Acute Kidney Injury

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  1. What is the recommended management to avoid contrast-dye nephropathy?
    • The Contrast-Induced Nephropathy Consensus Working Panel specifically recommends that patients receive isotonic crystalloid at a rate of 1.0 to 1.5 mL/kg/h for 3 to 12 hours before contrast is administered, continuing for 6 to 24 hours afterward. Numerous small studies have shown superior outcomes with isotonic sodium bicarbonate compared with isotonic saline, but a recent well-powered randomized controlled trial demonstrated no advantage of isotonic sodium bicarbonate over isotonic saline.
    • Whether N-acetylcysteine therapy prevents contrast-induced nephropathy is uncertain, but this agent has a relatively favorable risk profile and can be considered in high-risk patients.
    • Finally, use of either low-osmolar (500 to 850 mosm/kg) or iso-osmolar (approximately 290 mosm/kg) nonionic contrast agents is associated with a lower risk of contrast-induced nephropathy in high-risk patients.
  2. Who is at risk for nephrogenic systemic fibrosis?
    Gadolinium may be associated with nephrogenic systemic fibrosis in patients with kidney dysfunction and therefore is not recommended for individuals at highest risk for contrast-induced nephropathy, especially those with a GFR below 30 mL/min/1.73 m2.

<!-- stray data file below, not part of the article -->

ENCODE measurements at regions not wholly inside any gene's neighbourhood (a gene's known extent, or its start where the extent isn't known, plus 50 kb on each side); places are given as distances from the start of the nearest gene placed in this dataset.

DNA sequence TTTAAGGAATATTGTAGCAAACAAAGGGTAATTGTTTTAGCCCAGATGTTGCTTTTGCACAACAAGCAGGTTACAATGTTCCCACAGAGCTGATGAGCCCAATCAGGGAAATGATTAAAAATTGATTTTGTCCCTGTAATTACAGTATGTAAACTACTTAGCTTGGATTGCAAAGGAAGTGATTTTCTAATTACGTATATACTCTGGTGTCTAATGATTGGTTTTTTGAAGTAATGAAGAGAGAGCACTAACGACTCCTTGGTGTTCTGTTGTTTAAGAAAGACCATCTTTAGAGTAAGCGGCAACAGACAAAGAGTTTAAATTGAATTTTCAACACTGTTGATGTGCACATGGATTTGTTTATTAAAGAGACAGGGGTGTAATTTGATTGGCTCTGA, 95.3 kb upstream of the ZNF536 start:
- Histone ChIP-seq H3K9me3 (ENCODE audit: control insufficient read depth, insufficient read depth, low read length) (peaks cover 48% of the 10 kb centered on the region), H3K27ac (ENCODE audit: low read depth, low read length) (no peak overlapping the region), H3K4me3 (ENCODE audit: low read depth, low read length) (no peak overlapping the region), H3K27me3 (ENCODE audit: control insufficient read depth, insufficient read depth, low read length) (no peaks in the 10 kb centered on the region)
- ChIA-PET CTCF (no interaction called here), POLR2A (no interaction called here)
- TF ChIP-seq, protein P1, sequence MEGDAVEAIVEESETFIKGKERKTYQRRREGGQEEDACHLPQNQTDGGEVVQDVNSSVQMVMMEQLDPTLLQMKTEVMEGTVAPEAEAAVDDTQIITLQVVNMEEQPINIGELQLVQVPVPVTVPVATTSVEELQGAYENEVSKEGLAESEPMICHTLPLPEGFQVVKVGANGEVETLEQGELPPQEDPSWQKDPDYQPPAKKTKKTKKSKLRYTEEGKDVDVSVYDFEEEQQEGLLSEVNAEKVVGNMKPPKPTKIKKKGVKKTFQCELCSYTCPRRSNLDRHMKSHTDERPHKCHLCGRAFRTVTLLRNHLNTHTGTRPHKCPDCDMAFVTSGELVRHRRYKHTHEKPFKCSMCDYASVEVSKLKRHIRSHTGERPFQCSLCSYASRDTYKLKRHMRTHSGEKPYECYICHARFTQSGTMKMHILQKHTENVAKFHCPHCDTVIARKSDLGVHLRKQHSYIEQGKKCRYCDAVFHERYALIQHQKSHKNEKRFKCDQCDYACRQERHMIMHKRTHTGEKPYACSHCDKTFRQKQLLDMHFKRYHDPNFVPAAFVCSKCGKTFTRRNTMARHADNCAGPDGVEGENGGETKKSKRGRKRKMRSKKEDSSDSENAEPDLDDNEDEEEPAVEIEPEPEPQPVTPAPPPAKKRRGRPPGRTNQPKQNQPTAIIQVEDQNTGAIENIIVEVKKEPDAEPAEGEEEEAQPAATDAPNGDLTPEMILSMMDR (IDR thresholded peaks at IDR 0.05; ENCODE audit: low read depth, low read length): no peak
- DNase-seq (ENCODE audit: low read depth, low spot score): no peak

3. What is the risk of digital subtraction angiography with carbon dioxide contrast if used above the diaphragm?
    Digital subtraction angiography with carbon dioxide contrast is an appropriate alternative imaging study in high-risk patients. However, this technique cannot be used for imaging above the diaphragm because of the risk of cerebral toxicity.
  4. What are the complications of rhabdomyolysis?
    Complications of rhabdomyolysis include hypocalcemia, hyperphosphatemia, hyperuricemia, metabolic acidosis, acute muscle compartment syndrome, and limb ischemia.
  5. How do you treat rhabdomyolysis?
    Expansion of the extracellular fluid volume with isotonic saline is the most effective intervention to limit nephrotoxicity in patients with rhabdomyolysis. Calcium repletion therapy should be reserved only for hypocalcemic patients with this condition who have cardiac or neuromuscular irritability, because this therapy can cause rebound hypercalcemia in the recovery phase.
  6. What are the symptoms of drug-induced acute interstitial nephritis?
    Drug-induced acute interstitial nephritis may manifest as rash, pruritus, eosinophilia, and fever; however, these features may be absent, particularly in acute interstitial nephritis due to use of NSAIDs and proton pump inhibitors.
  7. What is the management strategies for drug-induced interstitial nephritis?
    Management of drug-induced interstitial nephritis includes withdrawing the inciting medication. Corticosteroids may be used in patients with aggressive disease, such as those with persistent or worsening azotemia despite discontinuation of the inciting agent, and biopsy may be particularly warranted if this therapy is being considered. Patients demonstrating active inflammation in the absence of significant chronic damage seen on biopsy are more likely to benefit from cortico-steroids.